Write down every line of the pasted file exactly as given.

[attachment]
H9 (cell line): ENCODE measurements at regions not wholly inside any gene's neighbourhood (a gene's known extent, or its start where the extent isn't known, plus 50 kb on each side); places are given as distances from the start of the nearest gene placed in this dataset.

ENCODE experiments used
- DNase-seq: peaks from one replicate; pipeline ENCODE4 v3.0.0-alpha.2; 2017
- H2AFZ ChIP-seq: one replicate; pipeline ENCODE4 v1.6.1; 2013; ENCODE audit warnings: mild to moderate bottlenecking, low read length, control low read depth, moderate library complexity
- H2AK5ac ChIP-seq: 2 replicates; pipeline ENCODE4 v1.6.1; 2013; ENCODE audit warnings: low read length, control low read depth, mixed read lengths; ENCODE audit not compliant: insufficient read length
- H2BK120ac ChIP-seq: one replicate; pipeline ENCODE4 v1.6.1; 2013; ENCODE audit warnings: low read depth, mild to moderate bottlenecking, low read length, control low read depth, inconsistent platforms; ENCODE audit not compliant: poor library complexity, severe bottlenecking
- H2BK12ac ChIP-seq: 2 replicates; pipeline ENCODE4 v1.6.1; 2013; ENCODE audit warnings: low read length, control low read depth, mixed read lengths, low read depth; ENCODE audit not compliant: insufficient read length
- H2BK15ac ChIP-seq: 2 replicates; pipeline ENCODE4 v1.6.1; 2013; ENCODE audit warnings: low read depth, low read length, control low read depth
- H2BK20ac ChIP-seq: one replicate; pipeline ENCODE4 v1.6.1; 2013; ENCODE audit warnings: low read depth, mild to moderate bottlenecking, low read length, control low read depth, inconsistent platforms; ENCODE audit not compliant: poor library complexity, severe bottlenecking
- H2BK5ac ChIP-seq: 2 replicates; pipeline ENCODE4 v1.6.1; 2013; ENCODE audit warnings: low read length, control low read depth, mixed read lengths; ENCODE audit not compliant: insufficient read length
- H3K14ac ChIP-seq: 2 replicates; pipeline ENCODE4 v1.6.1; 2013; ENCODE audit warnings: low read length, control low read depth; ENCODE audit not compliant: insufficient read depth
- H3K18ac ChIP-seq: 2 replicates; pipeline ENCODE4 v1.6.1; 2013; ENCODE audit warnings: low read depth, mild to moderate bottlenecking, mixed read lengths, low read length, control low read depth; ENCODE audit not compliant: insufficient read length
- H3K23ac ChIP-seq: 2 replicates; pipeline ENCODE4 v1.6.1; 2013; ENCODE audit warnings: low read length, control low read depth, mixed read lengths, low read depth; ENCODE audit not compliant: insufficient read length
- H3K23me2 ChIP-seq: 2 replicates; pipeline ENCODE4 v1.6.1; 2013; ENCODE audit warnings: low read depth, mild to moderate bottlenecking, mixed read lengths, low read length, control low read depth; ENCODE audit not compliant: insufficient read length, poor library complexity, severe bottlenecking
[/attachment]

H9 (cell line): ENCODE measurements at regions not wholly inside any gene's neighbourhood (a gene's known extent, or its start where the extent isn't known, plus 50 kb on each side); places are given as distances from the start of the nearest gene placed in this dataset.

ENCODE experiments used
- DNase-seq: peaks from one replicate; pipeline ENCODE4 v3.0.0-alpha.2; 2017
- H2AFZ ChIP-seq: one replicate; pipeline ENCODE4 v1.6.1; 2013; ENCODE audit warnings: mild to moderate bottlenecking, low read length, control low read depth, moderate library complexity
- H2AK5ac ChIP-seq: 2 replicates; pipeline ENCODE4 v1.6.1; 2013; ENCODE audit warnings: low read length, control low read depth, mixed read lengths; ENCODE audit not compliant: insufficient read length
- H2BK120ac ChIP-seq: one replicate; pipeline ENCODE4 v1.6.1; 2013; ENCODE audit warnings: low read depth, mild to moderate bottlenecking, low read length, control low read depth, inconsistent platforms; ENCODE audit not compliant: poor library complexity, severe bottlenecking
- H2BK12ac ChIP-seq: 2 replicates; pipeline ENCODE4 v1.6.1; 2013; ENCODE audit warnings: low read length, control low read depth, mixed read lengths, low read depth; ENCODE audit not compliant: insufficient read length
- H2BK15ac ChIP-seq: 2 replicates; pipeline ENCODE4 v1.6.1; 2013; ENCODE audit warnings: low read depth, low read length, control low read depth
- H2BK20ac ChIP-seq: one replicate; pipeline ENCODE4 v1.6.1; 2013; ENCODE audit warnings: low read depth, mild to moderate bottlenecking, low read length, control low read depth, inconsistent platforms; ENCODE audit not compliant: poor library complexity, severe bottlenecking
- H2BK5ac ChIP-seq: 2 replicates; pipeline ENCODE4 v1.6.1; 2013; ENCODE audit warnings: low read length, control low read depth, mixed read lengths; ENCODE audit not compliant: insufficient read length
- H3K14ac ChIP-seq: 2 replicates; pipeline ENCODE4 v1.6.1; 2013; ENCODE audit warnings: low read length, control low read depth; ENCODE audit not compliant: insufficient read depth
- H3K18ac ChIP-seq: 2 replicates; pipeline ENCODE4 v1.6.1; 2013; ENCODE audit warnings: low read depth, mild to moderate bottlenecking, mixed read lengths, low read length, control low read depth; ENCODE audit not compliant: insufficient read length
- H3K23ac ChIP-seq: 2 replicates; pipeline ENCODE4 v1.6.1; 2013; ENCODE audit warnings: low read length, control low read depth, mixed read lengths, low read depth; ENCODE audit not compliant: insufficient read length
- H3K23me2 ChIP-seq: 2 replicates; pipeline ENCODE4 v1.6.1; 2013; ENCODE audit warnings: low read depth, mild to moderate bottlenecking, mixed read lengths, low read length, control low read depth; ENCODE audit not compliant: insufficient read length, poor library complexity, severe bottlenecking